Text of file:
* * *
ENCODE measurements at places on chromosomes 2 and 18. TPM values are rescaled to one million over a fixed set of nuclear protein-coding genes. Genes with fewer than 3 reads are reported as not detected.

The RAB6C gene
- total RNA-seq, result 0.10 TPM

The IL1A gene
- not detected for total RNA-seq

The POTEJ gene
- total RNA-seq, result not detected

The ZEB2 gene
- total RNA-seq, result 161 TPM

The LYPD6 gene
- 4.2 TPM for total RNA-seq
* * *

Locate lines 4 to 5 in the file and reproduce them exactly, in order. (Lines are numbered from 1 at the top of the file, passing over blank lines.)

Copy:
The IL1A gene
- not detected for total RNA-seq